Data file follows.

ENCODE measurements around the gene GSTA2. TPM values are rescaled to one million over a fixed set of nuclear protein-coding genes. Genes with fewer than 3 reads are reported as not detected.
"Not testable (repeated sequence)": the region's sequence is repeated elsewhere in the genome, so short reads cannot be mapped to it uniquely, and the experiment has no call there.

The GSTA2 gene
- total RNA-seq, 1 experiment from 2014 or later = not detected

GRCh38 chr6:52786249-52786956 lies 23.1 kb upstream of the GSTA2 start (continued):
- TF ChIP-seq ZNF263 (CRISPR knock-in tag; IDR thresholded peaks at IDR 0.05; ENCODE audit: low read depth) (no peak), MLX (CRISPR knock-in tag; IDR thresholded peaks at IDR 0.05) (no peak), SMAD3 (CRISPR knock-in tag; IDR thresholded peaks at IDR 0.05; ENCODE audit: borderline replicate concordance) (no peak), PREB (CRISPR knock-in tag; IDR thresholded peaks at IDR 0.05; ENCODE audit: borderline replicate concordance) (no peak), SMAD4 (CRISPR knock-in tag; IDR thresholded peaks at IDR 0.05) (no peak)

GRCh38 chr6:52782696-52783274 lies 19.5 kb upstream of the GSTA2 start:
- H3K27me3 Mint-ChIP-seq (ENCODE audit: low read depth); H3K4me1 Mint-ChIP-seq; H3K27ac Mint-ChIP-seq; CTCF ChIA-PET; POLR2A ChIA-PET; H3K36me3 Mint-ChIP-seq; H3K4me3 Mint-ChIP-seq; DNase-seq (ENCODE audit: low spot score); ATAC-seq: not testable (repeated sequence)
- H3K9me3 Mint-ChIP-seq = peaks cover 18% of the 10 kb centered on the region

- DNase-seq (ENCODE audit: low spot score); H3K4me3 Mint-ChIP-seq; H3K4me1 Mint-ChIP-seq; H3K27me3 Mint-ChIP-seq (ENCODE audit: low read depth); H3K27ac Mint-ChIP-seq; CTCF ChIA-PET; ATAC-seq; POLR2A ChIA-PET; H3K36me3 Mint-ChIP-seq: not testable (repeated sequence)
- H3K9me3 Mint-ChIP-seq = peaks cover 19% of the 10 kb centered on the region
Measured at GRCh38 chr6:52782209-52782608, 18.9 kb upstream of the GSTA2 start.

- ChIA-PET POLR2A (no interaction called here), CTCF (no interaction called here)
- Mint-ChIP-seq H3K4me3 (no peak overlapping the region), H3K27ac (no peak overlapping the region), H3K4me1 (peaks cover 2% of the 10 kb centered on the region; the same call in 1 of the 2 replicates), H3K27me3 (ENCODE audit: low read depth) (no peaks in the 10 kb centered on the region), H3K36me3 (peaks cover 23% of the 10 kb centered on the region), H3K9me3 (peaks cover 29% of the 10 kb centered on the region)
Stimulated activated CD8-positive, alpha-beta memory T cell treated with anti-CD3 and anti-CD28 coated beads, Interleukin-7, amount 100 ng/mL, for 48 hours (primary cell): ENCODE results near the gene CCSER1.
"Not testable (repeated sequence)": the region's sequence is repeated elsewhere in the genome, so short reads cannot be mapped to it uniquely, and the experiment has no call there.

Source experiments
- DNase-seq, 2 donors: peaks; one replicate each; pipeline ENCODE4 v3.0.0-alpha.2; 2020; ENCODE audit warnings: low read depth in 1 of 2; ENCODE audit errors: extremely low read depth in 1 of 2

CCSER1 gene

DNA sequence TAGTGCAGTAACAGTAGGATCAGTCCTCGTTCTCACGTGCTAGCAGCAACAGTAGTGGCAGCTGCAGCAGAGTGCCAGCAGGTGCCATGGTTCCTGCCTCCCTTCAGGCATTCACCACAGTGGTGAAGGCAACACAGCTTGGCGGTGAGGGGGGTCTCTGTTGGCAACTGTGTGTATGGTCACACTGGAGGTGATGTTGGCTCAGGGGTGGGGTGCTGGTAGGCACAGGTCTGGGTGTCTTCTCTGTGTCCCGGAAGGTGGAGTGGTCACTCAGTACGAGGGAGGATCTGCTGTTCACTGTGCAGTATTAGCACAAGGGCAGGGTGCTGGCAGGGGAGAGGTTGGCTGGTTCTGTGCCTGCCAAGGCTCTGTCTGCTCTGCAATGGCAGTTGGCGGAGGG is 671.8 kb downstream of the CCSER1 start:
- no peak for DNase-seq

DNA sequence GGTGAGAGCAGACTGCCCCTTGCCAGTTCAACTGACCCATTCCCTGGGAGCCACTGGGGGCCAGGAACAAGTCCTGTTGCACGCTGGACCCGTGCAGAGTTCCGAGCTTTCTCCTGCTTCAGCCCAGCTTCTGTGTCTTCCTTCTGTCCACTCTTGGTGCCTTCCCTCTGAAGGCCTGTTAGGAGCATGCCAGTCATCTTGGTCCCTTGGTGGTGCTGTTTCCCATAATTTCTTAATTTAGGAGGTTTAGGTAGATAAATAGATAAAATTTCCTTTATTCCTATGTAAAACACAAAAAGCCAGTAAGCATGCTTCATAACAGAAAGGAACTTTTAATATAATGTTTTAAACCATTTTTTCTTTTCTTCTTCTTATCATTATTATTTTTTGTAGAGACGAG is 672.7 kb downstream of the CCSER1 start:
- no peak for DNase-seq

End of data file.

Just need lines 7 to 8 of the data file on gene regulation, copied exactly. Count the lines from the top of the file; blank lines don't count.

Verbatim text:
GRCh38 chr6:52782696-52783274 lies 19.5 kb upstream of the GSTA2 start:
- H3K27me3 Mint-ChIP-seq (ENCODE audit: low read depth); H3K4me1 Mint-ChIP-seq; H3K27ac Mint-ChIP-seq; CTCF ChIA-PET; POLR2A ChIA-PET; H3K36me3 Mint-ChIP-seq; H3K4me3 Mint-ChIP-seq; DNase-seq (ENCODE audit: low spot score); ATAC-seq: not testable (repeated sequence)